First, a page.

School Tells Girl She Can’t Use Boys Bathroom – Court Agrees. For Now.
In 2014 a Virginia high school student began using the boys bathroom. Not a big deal until you realize that Gavin Grimm was born female and now identifies as male. The fact that Grimm started using the boys bathroom caused a stir in Gloucester County Virginia and a legal battle soon began.
The ACLU says that Grimm is being “stigmatized and isolated from the rest of his peers just because he is transgender.” Of course the ACLU was also disappointed with the recent court decision that will keep Grimm out of the boys bathroom.
What I find interesting is that the case came to light when parents of several kids at the school complained about Grimm using the boys bathroom. I can’t help but wonder how and why those parents learned of what was going on and decided to complain. Did their kids tell them what going on? Were they having conversations about a transgender person using the “wrong bathroom” with their kids? Were the kids uncomfortable with the situation?
You see, that’s the thing that I want to know how to resolve. If a transgender person wants to use the opposite bathroom, but doing so makes people uncomfortable, what then? Do we tell people to stop being uncomfortable just to appease a very small group of people? Why do the feelings of one-person matter more than the feelings of another? One person feels like a boy even though she is biologically a girl. But she “feels” like a boy and wants to use the boy’s bathroom. But doing so causes others to have negative feelings. Why are those negative feelings less valuable?
Up until now that is the message many have been sending. The feelings of people that are uncomfortable by the presence of a transgender person in the wrong bathroom don’t really matter. Because all that matters is the feelings of the transgender person. But that is so arbitrary that it is hard to take seriously. What happens when a grown woman simply feels more comfortable in the men’s bathroom? Do we support her “feelings” and let her in? If not, why?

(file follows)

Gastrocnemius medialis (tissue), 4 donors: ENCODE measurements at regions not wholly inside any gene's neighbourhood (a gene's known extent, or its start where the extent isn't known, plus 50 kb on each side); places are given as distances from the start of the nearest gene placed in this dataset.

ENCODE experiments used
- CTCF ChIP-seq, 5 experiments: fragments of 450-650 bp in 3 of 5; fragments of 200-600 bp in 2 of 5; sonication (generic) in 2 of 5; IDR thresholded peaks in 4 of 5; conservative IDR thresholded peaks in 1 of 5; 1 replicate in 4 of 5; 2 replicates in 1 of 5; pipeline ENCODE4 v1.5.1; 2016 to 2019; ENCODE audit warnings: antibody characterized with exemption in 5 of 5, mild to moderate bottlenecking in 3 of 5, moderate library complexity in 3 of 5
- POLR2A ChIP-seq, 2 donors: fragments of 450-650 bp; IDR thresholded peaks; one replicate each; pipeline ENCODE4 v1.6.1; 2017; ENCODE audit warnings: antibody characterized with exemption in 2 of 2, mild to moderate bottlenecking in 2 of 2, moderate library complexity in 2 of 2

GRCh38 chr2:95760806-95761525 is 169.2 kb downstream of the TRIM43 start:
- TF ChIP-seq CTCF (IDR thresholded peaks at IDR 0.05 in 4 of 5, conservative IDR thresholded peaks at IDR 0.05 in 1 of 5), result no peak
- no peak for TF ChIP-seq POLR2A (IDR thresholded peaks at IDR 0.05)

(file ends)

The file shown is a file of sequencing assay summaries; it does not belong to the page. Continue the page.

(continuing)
I hate to use the “slippery slope” argument here, it seems overused, but it seems to apply. This could be a very slippery slope of creating laws and exceptions to laws based on feelings. This is especially clear when we see the feelings of two opposing parties in conflict with one another. If the basis for laws is simply how someone feels then it becomes the judgment of the person making the law that determines which feelings will be respected and which will be ignored. That is a problematic recipe for constructing laws.
What I want to lovingly communicate is that there is no such thing as a “transgender” person. A person is born either male or female and there is nothing that can be done to change that reality. You can dress like the opposite gender, you can have surgery to look more like the opposite gender, and you can use the opposite bathroom all day. But in the end, you cannot change the chromosomes that determine gender.
People claiming to be transgender are confused, and in need of mental health help. Creating laws to encourage their confusion is bad policy that puts others at risk. It gives perverted people a way to invade the privacy of others. It puts women and children at risk from predators. It’s bad policy.
The case of Gavin Grimm is on hold until the Supreme Court determines whether they will hear the case or not. For now, the school board’s decision to refuse to let a girl into the boy’s bathroom stands. This is a common sense decision that protects people. It doesn’t mean Grimm is dangerous. But others that would take advantage of such laws are dangerous.
The only way to insure protection for innocent people is to make laws based not on feelings, but on rational, logical arguments. Keeping biological genders in their respective bathrooms is rational, it’s logical.